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In Which We Serve (1942) Poster

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Mrs. Alix Kinross: [Christmas dinner toast] Ladies and gentlemen. I'll begin by taking my husband's advice and wishing you all a very happy Christmas. I'm sure Elizabeth and June will back me up when I say I'd like to deliver, on behalf of all wretched naval wives, a word of warning to Maureen who's been unwise enough to decide to join our ranks. Dear Maureen: we all wish you every possible happiness, but I think it only fair to tell you in advance exactly what you are in for. Speaking from bitter experience I can only say that the wife of a sailor is most profoundly to be pitied. To begin with, her home life, what there is of it, hath no stability whatever. She can never really settle down. She moves through a succession of other people's houses, flats, and furnished rooms. She finds herself having to grapple with domestic problems in Bermuda, Malta, or Weymouth. We will not deal with the question of pay as that is altogether too painful. But we will deal with is the most important disillusionment of all, and that is that wherever she goes there is always in her life a permanently undefeated rival: her husband's ship. Whether it be a battleship or a sloop, a submarine or a destroyer, it holds first place in his heart. It comes before wife, home, children, everything. Some of us try to fight this and get badly mauled in the process. Others, like myself, resolve themselves to the inevitable. That is what you will have to do, my poor Maureen. That is what we all have to do if we want any peace of mind at all. Ladies and gentlemen I give you my rival. It is extraordinary that anyone could be so fond and so proud of their most implacable enemy - this ship. God bless this ship and all who sail in her.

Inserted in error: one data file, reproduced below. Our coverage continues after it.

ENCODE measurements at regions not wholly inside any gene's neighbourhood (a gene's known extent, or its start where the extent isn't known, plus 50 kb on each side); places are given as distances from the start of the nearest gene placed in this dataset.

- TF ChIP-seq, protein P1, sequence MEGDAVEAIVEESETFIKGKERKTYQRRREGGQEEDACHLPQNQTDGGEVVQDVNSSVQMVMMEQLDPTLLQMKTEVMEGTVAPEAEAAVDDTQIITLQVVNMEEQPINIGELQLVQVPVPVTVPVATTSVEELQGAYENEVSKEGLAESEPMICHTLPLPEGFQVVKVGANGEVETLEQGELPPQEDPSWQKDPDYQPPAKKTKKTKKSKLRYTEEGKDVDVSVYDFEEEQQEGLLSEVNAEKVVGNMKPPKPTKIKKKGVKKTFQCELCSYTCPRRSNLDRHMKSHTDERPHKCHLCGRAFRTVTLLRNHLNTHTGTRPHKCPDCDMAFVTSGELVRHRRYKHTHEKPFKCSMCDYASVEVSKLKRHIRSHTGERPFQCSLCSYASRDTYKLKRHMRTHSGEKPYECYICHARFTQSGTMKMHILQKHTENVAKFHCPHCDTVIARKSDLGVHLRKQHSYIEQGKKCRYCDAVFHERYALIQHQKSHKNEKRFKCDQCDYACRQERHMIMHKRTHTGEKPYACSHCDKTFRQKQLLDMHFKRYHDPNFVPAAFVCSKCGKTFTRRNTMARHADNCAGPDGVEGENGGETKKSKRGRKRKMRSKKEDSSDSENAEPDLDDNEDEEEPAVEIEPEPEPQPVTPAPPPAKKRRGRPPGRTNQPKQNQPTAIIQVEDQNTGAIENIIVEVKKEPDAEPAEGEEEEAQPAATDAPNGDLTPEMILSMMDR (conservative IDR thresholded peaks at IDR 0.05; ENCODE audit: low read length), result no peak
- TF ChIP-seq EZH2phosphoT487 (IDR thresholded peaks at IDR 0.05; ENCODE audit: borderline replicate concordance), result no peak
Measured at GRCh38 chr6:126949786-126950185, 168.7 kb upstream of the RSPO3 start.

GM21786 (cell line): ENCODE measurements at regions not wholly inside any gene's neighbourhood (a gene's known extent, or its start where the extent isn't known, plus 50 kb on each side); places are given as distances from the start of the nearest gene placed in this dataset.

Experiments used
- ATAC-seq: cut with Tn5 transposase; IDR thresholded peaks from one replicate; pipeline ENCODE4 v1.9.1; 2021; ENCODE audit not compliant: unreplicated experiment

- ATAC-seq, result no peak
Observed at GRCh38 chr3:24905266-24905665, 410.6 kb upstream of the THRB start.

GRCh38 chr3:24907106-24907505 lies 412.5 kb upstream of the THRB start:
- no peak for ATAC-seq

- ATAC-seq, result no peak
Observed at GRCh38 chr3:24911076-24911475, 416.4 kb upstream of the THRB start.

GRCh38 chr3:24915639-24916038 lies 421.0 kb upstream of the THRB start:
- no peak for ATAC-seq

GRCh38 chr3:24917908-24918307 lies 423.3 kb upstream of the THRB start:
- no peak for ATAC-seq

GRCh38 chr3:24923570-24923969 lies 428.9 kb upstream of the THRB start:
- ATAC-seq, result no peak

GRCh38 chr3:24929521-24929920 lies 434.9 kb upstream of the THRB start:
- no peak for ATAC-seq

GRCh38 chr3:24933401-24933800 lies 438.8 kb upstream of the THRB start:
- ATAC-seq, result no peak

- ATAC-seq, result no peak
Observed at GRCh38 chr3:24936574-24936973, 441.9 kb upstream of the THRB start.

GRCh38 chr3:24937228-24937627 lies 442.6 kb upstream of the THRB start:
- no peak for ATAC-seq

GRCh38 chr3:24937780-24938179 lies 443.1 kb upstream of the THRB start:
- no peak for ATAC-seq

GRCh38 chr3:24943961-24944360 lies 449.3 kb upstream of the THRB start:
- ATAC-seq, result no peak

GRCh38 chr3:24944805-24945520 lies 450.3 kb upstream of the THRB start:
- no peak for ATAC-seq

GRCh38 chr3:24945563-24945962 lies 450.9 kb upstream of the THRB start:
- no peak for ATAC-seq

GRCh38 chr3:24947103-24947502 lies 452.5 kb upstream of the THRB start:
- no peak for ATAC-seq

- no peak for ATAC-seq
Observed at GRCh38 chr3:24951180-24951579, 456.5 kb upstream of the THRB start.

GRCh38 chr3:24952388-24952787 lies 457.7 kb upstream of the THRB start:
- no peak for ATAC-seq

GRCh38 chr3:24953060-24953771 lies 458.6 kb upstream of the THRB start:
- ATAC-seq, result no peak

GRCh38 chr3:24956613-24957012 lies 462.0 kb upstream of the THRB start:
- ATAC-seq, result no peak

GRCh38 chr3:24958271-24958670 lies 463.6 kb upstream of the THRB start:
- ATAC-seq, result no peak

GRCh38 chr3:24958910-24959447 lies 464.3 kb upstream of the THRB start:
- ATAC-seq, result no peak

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[first lines]

Narrator: [voiceover] This is the story of a ship...

[long sequence of ship-building and launch]

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[last lines]

Narrator: [voiceover] Here ends the story of a ship, but there will always be other ships; we are an island race, through all our centuries the sea has ruled our destiny. There will always be other ships and men to sail in them. It is these men, in peace or war, to whom we owe so much. Above all victories, beyond all loss, in spite of changing values and a changing world they give to us, their countrymen, eternal and indomitable pride.

[sequence of ships launching and at sea]

Captain Edward V. Kinross: Open fire!

Narrator: God bless our ships... and all who sail in them.

[close-up of the Royal Navy ensign]

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Flags: Very pretty sky, sir. Somebody sent me a calendar rather like that last Christmas.

Captain Edward V. Kinross: Did it have a squadron of Dorniers in the upper right-hand corner?

Flags: No, sir.

Captain Edward V. Kinross: That's where art parts company with reality.

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Captain Edward V. Kinross: A happy and efficient ship - a very happy and a very efficient ship. Some of you might think I'm being a bit ambitious wanting both but in my experience you can't have one without the other. A ship can't be happy unless she's efficient and she certainly won't be efficient unless she's happy.

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[Captain Kinross hands a hot drink to a sailor that he has just rescued]

Captain Edward V. Kinross: It's just Bovril - heavily laced with sherry.

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